The Morrison government is a signatory to the Paris agreement, and has a 2030 emissions reduction target of between 26% and 28% on 2005 levels by the end of the decade.

But the government is continuing to resist pressure to sign up to a target of net zero emissions by 2050 – even though net zero is an increasingly uncontroversial abatement target.

More than 70 countries and 398 cities say they have adopted a net zero position. Every Australian state has signed up to net zero emissions by 2050, and these commitments are expressed either as targets or aspirational goals.

Net zero has also been adopted by business groups in Australia who only a few years ago opposed Labor’s carbon pricing scheme.

The Australian Climate Roundtable, which includes the Australian Industry Group, the Business Council of Australia, the ACTU, the National Farmers’ Federation and the Australian Council of Social Service, issued a statement late last year supporting policies requiring “deep global emissions reductions, with most countries including Australia eventually reducing net greenhouse gas emissions to zero or below”.

Morrison says the government’s approach to abatement will be based on technology rather than “taxes” and the government is developing a roadmap to guide the transition. The government has identified “clean” hydrogen, energy storage, “low-carbon” steel and aluminium, carbon capture and storage and soil carbon as priority technologies.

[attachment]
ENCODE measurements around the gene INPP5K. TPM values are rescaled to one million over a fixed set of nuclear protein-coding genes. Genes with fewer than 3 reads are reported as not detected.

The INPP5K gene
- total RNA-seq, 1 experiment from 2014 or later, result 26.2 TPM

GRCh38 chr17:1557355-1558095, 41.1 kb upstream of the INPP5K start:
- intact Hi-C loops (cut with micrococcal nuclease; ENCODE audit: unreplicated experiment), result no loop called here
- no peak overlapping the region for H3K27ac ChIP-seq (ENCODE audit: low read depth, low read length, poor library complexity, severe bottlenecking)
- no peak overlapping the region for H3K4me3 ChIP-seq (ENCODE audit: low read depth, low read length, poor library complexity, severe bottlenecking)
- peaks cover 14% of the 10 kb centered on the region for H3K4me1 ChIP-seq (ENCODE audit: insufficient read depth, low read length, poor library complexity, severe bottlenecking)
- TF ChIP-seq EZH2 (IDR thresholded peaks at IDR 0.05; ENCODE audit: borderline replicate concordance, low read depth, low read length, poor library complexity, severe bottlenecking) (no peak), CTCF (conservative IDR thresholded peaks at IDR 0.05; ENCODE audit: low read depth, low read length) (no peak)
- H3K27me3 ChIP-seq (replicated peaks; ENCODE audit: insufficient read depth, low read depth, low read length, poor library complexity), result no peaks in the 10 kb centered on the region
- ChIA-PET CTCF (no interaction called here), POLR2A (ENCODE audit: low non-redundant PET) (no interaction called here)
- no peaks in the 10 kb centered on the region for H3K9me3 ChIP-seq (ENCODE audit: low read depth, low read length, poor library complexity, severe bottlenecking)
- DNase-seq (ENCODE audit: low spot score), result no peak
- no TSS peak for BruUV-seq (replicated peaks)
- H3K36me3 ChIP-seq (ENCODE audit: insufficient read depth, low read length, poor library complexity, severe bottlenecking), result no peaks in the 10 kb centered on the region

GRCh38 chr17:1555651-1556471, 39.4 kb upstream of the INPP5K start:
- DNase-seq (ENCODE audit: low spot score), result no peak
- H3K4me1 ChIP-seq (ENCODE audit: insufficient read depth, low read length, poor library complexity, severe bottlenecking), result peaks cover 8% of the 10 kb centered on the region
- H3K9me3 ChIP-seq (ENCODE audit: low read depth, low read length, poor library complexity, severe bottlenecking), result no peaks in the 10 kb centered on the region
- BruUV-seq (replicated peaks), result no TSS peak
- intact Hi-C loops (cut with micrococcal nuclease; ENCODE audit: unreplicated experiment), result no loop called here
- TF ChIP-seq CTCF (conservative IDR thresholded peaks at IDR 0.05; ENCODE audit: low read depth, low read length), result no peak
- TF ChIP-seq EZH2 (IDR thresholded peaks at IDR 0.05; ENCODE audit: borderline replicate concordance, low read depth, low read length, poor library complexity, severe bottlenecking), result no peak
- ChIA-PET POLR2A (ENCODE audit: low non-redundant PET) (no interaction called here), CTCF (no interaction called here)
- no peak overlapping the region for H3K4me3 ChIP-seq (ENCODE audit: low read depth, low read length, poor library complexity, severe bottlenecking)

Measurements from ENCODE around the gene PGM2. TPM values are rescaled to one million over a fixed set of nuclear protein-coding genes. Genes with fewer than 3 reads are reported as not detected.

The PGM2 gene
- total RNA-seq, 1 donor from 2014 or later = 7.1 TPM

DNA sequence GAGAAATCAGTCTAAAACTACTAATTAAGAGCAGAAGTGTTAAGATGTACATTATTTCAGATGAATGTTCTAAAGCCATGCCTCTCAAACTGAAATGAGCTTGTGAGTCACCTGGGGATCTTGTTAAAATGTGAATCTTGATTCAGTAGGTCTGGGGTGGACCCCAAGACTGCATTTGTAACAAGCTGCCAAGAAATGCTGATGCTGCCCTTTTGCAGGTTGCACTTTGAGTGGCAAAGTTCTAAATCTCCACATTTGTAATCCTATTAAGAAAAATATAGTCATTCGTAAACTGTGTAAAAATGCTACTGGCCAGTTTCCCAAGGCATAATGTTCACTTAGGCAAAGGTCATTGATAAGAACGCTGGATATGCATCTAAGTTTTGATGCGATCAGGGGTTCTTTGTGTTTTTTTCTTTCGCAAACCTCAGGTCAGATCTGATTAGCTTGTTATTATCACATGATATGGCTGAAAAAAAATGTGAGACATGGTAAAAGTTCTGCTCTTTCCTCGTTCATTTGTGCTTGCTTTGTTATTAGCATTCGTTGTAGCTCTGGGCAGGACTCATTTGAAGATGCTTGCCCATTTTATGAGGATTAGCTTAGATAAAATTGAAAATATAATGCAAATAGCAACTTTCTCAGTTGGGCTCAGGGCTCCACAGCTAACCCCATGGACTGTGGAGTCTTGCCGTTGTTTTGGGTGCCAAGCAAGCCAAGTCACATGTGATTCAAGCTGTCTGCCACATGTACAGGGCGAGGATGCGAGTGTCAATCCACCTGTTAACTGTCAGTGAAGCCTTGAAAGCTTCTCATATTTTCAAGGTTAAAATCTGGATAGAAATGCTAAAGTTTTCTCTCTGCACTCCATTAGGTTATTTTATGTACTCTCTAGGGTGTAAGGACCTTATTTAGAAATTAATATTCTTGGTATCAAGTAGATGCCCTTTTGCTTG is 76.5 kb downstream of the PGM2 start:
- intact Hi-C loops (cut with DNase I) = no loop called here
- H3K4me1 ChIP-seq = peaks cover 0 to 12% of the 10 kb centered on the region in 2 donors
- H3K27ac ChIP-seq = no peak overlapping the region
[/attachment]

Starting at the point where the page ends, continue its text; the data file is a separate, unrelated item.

The prime minister said on Wednesday the most important element of the conversation on Tuesday night was a joint agreement with the UK on technology sharing “to ensure that these technologies won’t only work in Australia, and in the United Kingdom, but they can work in India, that they can work in China, that they can work in Vietnam – that they can work in those countries, which will have rapidly rising emissions over the next decade”.

Related: Japan's net zero by 2050 pledge another warning to Australia on fossil fuels, analysts say

The Australian readout characterised the conversation between the two leaders as “warm” and the British record referred to the “longstanding friendship and partnership between the UK and Australia”.

Apart from the conversation about climate change, the British record said the leaders “agreed on the importance of like-minded states working together to tackle global issues, including building open societies, strengthening democratic values and boosting free and fair trade”.

The Australian record referred to the “critical importance of likeminded countries working much more closely together – bilaterally, in other groupings and multilaterally – in the face of sharper geostrategic competition and a more uncertain strategic environment”, and also contained a reference to discussing “increasing cooperation on multilateral candidacies”.

The outgoing finance minister, Mathias Cormann, is Australia’s candidate to be the next secretary-general of the Paris-based Organisation for Economic Co-operation and Development.

The OECD has previously criticised Australia for its performance on climate change. Its membership is dominated by European countries and Australia’s climate change contribution has been queried by those with more ambitious emissions reduction commitments.

Cormann last week talked up the importance of pursuing “a green recovery with an increased reliance on renewables” in remarks to a business conference organised by the German government.